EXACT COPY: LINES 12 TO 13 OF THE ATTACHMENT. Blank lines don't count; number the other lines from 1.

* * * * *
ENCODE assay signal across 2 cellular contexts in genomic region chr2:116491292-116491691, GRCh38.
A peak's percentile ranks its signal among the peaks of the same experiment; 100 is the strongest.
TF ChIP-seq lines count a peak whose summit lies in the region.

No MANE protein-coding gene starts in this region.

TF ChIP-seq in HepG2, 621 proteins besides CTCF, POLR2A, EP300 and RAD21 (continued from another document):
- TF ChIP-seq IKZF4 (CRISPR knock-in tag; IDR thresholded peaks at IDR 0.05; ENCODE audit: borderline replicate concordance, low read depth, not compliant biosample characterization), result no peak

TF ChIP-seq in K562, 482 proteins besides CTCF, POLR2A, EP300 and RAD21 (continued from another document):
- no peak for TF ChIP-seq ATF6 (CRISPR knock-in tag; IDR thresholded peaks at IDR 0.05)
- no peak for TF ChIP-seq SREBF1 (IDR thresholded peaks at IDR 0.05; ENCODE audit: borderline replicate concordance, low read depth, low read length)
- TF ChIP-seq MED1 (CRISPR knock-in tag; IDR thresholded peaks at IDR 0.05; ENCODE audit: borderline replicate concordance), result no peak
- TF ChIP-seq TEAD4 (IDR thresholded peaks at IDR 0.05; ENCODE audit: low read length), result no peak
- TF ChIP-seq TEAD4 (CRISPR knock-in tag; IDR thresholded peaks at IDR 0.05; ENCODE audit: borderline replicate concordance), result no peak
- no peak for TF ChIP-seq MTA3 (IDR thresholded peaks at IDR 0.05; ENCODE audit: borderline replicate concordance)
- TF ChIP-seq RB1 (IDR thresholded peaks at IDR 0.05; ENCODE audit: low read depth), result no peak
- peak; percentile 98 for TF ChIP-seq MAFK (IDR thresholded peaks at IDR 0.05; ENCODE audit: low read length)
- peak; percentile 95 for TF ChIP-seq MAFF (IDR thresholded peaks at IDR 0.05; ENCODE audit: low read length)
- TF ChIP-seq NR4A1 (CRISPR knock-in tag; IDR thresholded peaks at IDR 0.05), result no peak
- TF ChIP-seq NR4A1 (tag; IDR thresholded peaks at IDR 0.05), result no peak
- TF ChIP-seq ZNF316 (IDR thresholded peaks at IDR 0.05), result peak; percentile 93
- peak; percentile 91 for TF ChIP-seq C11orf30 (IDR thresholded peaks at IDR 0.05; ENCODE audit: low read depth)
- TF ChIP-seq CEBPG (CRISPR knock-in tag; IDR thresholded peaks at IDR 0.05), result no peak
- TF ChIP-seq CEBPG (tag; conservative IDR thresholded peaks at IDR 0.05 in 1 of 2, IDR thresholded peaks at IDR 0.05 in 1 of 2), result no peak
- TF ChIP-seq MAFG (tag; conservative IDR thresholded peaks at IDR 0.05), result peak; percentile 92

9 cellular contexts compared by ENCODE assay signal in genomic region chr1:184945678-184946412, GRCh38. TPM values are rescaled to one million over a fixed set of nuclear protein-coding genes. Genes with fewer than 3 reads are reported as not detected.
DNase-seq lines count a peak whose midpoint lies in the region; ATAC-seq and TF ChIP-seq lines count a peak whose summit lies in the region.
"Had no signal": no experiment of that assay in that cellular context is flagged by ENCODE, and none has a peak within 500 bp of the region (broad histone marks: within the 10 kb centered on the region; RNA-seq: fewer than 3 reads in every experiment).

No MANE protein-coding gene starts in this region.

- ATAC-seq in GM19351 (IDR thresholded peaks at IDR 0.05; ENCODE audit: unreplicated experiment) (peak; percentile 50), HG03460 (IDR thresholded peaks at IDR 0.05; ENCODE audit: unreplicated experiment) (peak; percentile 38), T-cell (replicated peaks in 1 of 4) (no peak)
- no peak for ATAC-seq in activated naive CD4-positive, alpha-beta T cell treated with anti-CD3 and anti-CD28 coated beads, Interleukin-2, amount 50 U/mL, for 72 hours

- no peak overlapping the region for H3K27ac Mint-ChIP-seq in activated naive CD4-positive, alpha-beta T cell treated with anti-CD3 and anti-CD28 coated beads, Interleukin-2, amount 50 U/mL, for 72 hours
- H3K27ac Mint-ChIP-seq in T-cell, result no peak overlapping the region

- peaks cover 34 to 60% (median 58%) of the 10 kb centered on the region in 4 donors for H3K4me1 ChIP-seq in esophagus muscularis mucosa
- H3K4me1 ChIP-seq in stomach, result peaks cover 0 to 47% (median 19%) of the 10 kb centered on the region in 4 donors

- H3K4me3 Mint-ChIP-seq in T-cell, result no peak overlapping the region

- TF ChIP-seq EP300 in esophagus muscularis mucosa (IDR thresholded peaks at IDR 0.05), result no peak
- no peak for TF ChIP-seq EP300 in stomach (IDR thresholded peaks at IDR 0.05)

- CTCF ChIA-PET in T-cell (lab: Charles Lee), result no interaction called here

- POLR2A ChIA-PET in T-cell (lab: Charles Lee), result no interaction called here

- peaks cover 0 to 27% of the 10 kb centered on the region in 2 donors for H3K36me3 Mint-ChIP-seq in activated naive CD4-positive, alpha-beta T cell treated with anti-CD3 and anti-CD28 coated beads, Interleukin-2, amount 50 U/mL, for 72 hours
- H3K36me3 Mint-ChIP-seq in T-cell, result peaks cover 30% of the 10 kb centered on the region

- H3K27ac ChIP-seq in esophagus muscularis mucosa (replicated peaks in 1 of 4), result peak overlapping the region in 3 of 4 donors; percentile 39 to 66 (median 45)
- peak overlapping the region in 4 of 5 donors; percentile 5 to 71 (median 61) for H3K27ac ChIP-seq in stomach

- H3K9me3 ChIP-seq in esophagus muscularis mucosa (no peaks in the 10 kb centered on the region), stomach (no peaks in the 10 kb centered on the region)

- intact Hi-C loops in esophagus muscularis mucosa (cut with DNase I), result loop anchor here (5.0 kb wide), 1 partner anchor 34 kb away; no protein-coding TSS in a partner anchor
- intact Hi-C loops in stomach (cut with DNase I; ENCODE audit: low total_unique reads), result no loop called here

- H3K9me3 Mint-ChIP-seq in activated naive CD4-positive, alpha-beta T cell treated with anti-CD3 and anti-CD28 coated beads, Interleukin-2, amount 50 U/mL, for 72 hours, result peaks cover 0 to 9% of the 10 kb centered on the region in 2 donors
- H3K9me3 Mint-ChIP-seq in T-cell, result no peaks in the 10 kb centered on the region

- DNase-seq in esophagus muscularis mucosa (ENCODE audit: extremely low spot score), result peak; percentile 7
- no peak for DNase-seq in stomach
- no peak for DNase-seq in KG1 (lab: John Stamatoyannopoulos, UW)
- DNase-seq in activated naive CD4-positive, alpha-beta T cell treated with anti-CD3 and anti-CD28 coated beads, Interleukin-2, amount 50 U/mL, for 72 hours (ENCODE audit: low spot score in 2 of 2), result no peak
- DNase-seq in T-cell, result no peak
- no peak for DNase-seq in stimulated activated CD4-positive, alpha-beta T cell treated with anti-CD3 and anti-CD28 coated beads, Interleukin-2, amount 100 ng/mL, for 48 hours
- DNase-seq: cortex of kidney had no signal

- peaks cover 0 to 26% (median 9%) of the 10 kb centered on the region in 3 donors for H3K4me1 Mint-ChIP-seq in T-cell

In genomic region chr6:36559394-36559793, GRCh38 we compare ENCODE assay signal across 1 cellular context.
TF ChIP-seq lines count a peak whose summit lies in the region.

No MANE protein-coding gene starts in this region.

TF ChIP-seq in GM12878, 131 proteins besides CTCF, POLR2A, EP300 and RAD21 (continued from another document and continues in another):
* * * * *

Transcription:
- TF ChIP-seq TEAD4 (CRISPR knock-in tag; IDR thresholded peaks at IDR 0.05; ENCODE audit: borderline replicate concordance), result no peak
- no peak for TF ChIP-seq MTA3 (IDR thresholded peaks at IDR 0.05; ENCODE audit: borderline replicate concordance)